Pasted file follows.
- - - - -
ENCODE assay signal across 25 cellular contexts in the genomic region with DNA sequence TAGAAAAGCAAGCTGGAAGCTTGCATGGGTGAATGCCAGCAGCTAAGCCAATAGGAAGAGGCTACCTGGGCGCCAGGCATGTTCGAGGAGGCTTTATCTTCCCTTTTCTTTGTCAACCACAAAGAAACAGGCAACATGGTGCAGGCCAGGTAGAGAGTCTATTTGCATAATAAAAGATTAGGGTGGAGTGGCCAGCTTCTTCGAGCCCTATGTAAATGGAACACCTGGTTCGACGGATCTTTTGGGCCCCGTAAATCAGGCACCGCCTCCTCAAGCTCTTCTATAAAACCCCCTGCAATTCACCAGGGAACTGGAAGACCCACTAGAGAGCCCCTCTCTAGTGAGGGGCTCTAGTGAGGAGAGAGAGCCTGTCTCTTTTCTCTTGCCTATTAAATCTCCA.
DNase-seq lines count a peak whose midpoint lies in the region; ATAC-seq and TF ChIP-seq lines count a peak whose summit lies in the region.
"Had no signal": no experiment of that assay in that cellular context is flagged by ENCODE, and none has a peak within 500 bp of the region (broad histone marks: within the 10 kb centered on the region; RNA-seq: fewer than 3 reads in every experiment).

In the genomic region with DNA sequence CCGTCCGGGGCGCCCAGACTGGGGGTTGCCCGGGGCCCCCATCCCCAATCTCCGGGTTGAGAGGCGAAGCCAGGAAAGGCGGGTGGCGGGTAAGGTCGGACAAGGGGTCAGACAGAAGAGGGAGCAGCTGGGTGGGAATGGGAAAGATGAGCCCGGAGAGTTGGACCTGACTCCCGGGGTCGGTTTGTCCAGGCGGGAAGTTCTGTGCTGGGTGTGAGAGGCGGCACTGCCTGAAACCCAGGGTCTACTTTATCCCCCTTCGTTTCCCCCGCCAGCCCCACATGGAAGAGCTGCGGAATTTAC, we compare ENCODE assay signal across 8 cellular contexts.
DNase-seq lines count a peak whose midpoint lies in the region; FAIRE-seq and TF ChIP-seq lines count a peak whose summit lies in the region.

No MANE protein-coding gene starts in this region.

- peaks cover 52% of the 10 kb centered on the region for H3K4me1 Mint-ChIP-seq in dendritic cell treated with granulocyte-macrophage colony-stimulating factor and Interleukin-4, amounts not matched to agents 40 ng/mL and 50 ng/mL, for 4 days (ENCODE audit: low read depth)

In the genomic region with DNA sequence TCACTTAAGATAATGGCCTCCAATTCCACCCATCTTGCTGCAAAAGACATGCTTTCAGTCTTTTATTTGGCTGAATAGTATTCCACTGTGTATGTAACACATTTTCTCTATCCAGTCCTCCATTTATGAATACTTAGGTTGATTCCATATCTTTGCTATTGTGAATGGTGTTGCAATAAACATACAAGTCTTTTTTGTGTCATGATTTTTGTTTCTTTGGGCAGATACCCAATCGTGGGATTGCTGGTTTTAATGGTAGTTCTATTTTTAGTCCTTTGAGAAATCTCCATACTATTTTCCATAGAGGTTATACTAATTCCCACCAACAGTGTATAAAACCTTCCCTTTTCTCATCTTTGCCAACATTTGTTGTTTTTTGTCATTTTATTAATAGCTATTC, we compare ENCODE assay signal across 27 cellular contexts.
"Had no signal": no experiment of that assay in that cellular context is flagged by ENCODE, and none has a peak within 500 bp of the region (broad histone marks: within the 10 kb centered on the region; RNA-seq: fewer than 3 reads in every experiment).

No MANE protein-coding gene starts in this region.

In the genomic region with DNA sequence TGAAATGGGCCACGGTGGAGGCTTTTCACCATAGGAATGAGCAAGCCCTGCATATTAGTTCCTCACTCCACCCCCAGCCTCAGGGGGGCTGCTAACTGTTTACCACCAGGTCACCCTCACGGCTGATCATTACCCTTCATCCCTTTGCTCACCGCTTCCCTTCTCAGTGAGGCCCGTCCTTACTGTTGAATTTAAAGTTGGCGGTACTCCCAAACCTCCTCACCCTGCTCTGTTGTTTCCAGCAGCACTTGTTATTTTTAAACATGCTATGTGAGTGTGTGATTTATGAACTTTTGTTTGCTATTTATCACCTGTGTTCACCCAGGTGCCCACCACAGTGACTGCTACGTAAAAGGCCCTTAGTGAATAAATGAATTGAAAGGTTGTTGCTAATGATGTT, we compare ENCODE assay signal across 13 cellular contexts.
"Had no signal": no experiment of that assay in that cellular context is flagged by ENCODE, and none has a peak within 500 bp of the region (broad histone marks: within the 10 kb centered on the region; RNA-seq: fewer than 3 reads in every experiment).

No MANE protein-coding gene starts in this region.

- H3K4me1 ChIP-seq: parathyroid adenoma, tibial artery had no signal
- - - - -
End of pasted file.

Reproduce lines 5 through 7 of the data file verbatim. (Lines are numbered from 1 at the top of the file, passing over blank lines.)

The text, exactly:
DNase-seq lines count a peak whose midpoint lies in the region; FAIRE-seq and TF ChIP-seq lines count a peak whose summit lies in the region.

No MANE protein-coding gene starts in this region.

- peaks cover 52% of the 10 kb centered on the region for H3K4me1 Mint-ChIP-seq in dendritic cell treated with granulocyte-macrophage colony-stimulating factor and Interleukin-4, amounts not matched to agents 40 ng/mL and 50 ng/mL, for 4 days (ENCODE audit: low read depth)